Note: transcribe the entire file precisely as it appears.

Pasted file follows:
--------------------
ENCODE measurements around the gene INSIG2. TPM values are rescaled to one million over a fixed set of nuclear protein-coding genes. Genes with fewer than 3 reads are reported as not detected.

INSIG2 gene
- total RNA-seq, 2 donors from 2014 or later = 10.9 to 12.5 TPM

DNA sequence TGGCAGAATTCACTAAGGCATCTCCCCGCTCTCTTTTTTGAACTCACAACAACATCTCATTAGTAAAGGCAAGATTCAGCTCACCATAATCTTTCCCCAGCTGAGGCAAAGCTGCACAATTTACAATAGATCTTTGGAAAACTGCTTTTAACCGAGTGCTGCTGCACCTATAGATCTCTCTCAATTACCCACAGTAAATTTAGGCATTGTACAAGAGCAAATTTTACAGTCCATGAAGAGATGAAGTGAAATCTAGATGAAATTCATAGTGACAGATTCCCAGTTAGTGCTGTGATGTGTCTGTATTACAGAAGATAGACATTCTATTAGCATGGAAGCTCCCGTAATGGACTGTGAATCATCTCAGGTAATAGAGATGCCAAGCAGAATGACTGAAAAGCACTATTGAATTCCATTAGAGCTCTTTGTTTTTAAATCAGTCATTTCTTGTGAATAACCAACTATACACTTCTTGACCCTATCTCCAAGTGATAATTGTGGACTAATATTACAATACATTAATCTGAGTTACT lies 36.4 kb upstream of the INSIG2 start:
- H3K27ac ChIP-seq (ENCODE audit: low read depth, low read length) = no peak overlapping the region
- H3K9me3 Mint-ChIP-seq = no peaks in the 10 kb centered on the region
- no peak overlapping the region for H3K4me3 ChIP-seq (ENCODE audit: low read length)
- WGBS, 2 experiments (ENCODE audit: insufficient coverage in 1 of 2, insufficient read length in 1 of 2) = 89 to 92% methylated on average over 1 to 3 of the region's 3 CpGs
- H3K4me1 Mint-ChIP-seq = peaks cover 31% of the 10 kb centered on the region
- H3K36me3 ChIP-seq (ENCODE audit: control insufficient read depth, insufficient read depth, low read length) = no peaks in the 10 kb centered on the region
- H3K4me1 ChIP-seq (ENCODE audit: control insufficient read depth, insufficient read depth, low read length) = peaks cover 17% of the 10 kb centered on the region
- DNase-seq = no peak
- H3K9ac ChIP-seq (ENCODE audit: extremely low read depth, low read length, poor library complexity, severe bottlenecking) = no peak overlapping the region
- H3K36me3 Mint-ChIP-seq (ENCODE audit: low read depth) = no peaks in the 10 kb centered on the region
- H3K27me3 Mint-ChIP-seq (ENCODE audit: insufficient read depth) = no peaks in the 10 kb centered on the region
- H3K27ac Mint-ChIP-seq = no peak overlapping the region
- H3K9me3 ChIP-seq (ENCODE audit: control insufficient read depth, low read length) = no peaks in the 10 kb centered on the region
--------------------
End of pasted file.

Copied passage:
ENCODE measurements around the gene INSIG2. TPM values are rescaled to one million over a fixed set of nuclear protein-coding genes. Genes with fewer than 3 reads are reported as not detected.

INSIG2 gene
- total RNA-seq, 2 donors from 2014 or later = 10.9 to 12.5 TPM

DNA sequence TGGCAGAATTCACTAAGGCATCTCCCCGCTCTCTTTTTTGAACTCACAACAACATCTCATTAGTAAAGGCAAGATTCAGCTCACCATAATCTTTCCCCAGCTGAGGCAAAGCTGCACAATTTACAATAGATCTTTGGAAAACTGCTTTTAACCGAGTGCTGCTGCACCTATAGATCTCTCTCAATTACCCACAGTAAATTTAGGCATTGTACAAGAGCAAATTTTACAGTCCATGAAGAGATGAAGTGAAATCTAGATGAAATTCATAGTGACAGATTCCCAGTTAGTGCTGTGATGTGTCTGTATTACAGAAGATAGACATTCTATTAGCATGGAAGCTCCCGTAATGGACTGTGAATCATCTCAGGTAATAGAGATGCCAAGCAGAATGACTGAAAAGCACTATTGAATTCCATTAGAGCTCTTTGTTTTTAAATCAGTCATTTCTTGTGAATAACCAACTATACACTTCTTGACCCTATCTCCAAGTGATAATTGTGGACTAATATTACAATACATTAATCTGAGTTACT lies 36.4 kb upstream of the INSIG2 start:
- H3K27ac ChIP-seq (ENCODE audit: low read depth, low read length) = no peak overlapping the region
- H3K9me3 Mint-ChIP-seq = no peaks in the 10 kb centered on the region
- no peak overlapping the region for H3K4me3 ChIP-seq (ENCODE audit: low read length)
- WGBS, 2 experiments (ENCODE audit: insufficient coverage in 1 of 2, insufficient read length in 1 of 2) = 89 to 92% methylated on average over 1 to 3 of the region's 3 CpGs
- H3K4me1 Mint-ChIP-seq = peaks cover 31% of the 10 kb centered on the region
- H3K36me3 ChIP-seq (ENCODE audit: control insufficient read depth, insufficient read depth, low read length) = no peaks in the 10 kb centered on the region
- H3K4me1 ChIP-seq (ENCODE audit: control insufficient read depth, insufficient read depth, low read length) = peaks cover 17% of the 10 kb centered on the region
- DNase-seq = no peak
- H3K9ac ChIP-seq (ENCODE audit: extremely low read depth, low read length, poor library complexity, severe bottlenecking) = no peak overlapping the region
- H3K36me3 Mint-ChIP-seq (ENCODE audit: low read depth) = no peaks in the 10 kb centered on the region
- H3K27me3 Mint-ChIP-seq (ENCODE audit: insufficient read depth) = no peaks in the 10 kb centered on the region
- H3K27ac Mint-ChIP-seq = no peak overlapping the region
- H3K9me3 ChIP-seq (ENCODE audit: control insufficient read depth, low read length) = no peaks in the 10 kb centered on the region